She is passionate about the sector and has been working recently with the Education and Training Foundation as a Leadership Champion to support the development of future leaders, and help others on their journey to being a #FuturePrincipal.

Nikki contributes regularly to #UKFEChat, both on Twitter and in their group publications, she has also written for FE Week on the topic of leadership.
Her focus is on transformative and participative leadership, that empowers staff and makes a positive change to their working culture.



Ann is a director of her own company Ann Gravells Ltd, an educational consultancy based in East Yorkshire. She specialises in teaching, training, assessment and quality assurance for the further education and skills sector. Ann has been teaching and assessing in further education since 1983. You can find out more at www.anngravells.co.uk

She has written several text books for teachers, trainers, assessors and quality assurers. Ann creates resources for teachers and learners such as PowerPoints and handouts for teaching, assessment and quality assurance qualifications. Books and resources are available on her website.

Ann is a consultant to The University of Cambridge’s Institute of Continuing Education. She has also worked for several awarding organisations producing qualification guidance, policies and procedures, and carried out the quality assurance of teacher training qualifications.

Ann holds a Masters in Educational Management, a PGCE, a Degree in Education, and a City & Guilds Medal of Excellence for teaching. Ann is a Fellow of the Institute for Learning and holds QTLS status.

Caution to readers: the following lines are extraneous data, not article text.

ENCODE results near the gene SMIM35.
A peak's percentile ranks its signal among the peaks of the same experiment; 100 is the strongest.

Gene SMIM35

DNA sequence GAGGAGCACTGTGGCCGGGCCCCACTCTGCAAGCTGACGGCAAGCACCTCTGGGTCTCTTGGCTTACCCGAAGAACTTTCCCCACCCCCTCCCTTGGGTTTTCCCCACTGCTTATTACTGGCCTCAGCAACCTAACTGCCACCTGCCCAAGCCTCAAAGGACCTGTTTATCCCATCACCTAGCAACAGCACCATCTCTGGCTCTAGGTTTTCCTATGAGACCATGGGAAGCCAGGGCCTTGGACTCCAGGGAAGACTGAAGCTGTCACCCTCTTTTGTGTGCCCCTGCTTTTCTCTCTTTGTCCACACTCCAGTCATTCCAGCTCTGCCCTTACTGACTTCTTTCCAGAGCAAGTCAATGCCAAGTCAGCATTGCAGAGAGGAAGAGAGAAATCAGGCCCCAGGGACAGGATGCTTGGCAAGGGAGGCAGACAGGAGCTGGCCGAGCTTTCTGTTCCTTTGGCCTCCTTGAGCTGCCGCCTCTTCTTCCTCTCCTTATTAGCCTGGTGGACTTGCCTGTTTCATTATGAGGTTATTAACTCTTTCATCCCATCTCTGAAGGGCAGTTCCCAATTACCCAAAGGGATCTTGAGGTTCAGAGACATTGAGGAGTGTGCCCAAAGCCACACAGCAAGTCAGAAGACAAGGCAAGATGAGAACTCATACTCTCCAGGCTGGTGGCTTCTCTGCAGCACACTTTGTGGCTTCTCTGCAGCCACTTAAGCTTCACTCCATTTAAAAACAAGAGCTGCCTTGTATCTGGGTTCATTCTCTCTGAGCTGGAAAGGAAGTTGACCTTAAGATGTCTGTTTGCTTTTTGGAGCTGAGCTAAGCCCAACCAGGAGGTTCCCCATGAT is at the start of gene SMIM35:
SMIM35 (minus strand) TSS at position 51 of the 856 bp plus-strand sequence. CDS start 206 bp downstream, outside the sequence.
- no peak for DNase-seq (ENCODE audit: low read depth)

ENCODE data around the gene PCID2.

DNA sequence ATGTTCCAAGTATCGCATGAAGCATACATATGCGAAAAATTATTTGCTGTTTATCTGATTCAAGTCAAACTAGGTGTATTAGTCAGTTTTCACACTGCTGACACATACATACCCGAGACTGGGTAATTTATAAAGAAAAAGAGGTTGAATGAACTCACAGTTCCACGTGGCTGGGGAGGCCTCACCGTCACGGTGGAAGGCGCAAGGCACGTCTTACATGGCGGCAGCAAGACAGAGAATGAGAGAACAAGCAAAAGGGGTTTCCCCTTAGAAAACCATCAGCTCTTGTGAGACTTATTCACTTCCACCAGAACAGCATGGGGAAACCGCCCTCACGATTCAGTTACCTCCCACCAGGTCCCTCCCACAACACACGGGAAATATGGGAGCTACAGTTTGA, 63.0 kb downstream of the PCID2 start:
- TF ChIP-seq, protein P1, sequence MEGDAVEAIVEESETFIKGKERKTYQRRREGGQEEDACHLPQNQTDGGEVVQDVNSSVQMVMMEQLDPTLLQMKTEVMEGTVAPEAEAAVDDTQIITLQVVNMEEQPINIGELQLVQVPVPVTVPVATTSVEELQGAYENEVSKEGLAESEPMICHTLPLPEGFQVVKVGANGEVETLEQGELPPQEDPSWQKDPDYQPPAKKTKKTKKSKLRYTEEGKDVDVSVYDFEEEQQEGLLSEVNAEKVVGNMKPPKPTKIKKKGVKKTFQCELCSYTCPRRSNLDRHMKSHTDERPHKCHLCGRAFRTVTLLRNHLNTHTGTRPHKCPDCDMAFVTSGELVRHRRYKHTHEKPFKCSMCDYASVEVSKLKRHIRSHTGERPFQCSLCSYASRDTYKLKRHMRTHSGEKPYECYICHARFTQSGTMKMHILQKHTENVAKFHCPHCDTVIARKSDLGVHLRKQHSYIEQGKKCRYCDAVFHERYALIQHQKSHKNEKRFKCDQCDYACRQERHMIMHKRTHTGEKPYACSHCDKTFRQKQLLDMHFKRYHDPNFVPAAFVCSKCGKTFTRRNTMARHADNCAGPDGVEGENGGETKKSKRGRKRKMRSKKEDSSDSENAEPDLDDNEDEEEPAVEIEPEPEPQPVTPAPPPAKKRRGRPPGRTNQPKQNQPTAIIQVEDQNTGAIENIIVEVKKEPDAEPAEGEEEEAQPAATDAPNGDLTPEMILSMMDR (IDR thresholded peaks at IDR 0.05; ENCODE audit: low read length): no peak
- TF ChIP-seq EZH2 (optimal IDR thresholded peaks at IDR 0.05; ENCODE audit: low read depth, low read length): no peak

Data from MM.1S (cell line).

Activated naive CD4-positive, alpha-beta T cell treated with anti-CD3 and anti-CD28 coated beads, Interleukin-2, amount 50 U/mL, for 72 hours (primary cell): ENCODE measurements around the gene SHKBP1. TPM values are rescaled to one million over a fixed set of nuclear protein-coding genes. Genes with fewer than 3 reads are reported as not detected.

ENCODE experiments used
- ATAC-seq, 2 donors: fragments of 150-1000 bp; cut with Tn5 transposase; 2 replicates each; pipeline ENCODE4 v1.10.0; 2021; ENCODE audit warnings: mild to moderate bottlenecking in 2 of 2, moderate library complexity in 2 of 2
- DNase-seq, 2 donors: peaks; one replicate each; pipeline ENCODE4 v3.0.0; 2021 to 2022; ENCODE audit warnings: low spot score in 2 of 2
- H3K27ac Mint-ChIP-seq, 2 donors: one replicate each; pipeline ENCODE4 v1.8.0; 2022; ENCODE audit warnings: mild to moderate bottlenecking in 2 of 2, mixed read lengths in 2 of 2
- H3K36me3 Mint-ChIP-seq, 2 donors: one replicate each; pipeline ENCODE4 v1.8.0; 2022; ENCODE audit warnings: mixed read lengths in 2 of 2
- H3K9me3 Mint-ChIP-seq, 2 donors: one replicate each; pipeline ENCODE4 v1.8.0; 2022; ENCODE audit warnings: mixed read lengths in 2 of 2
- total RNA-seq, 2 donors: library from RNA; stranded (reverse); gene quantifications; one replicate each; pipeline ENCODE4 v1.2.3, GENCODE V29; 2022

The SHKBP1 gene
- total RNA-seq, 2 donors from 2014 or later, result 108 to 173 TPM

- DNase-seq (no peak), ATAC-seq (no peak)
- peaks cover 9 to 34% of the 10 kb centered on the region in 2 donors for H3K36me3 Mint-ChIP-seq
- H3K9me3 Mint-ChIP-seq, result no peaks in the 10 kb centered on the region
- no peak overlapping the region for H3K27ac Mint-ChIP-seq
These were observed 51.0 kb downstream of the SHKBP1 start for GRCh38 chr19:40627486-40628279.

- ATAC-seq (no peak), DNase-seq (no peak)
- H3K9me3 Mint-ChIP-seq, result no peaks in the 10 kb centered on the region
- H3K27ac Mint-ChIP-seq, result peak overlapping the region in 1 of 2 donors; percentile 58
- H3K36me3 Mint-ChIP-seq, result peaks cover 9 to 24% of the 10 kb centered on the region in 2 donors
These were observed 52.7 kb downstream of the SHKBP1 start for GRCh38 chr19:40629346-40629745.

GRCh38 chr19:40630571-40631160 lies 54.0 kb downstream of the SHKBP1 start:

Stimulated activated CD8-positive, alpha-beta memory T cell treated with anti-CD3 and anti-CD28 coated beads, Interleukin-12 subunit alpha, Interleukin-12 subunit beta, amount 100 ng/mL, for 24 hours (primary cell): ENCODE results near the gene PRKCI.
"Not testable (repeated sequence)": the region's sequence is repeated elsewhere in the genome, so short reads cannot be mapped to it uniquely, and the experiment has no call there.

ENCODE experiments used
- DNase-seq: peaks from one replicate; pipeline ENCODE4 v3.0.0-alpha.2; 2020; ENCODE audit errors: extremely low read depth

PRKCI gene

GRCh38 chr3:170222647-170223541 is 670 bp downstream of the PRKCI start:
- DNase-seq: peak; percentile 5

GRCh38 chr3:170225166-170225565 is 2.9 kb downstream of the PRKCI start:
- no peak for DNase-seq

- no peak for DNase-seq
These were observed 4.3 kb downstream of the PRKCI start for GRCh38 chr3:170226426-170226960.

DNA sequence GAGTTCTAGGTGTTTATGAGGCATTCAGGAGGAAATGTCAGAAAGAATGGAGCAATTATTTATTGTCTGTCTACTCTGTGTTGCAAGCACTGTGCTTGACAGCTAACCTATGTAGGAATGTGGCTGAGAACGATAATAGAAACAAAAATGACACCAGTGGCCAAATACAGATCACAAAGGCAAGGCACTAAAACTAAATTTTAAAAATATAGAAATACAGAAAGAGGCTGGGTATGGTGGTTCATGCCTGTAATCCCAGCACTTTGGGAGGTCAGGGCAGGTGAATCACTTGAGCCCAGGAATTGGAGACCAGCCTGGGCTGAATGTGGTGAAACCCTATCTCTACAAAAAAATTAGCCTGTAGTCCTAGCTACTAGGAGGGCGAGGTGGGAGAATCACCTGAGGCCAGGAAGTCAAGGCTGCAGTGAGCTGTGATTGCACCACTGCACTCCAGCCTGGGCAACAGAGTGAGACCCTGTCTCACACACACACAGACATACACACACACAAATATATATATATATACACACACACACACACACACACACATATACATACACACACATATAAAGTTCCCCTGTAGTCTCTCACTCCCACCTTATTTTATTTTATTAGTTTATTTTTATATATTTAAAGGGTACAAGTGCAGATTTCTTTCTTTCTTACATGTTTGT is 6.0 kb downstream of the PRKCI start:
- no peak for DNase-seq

She is often asked how her surname should be pronounced. The ‘vells’ part of Gravells is pronounced like ‘bells’.




Andrew joined UCU (then NATFHE) in February 2005 and is currently Head of Further Education, a role which includes national and local negotiations, providing advice, guidance and support to members, branch officials and full-time regional officials of the union. Andrew has worked in a range of roles, both elected and appointed, within unions in the UK and Australia for 25 years.

He has a wide experience of organising and negotiating at local and national levels and representing individual members across industries as varied as the furniture trades, timber felling and milling, construction, printing, new media and the education sector.



He has had extensive experience in schools and colleges as a teacher, senior manager, Principal and Governor. He has worked with Head teachers and senior leaders in developing leadership skills for the National College of Teaching and Leadership College Principals Qualification and the Building Schools for the Future Leadership programme.
Bob is also Vice Chair of Governors at Northern College and a governor of a Trafford school. Bob was made an Honorary Life member of CGLI for services to Vocational Education following 12 years as Chief Examiner.

He has been Toshiba’s Education Adviser for 14 years and is a writer, presenter and researcher on mobile learning, digital technologies and next generation learning. Toshiba is the “lead employer” in the Nottingham University Academy of Science and Technology.

Bob was a member of the British Computer Society/Royal Academy of Engineering working group which redrafted the ICT National Curriculum to make it more “ambitious and challenging”. He also chaired the computing expert group established by the DfE to support teachers and teacher educators in the transition to the new computing curriculum, and is now a member of UK Force (UK Forum for Computing Education).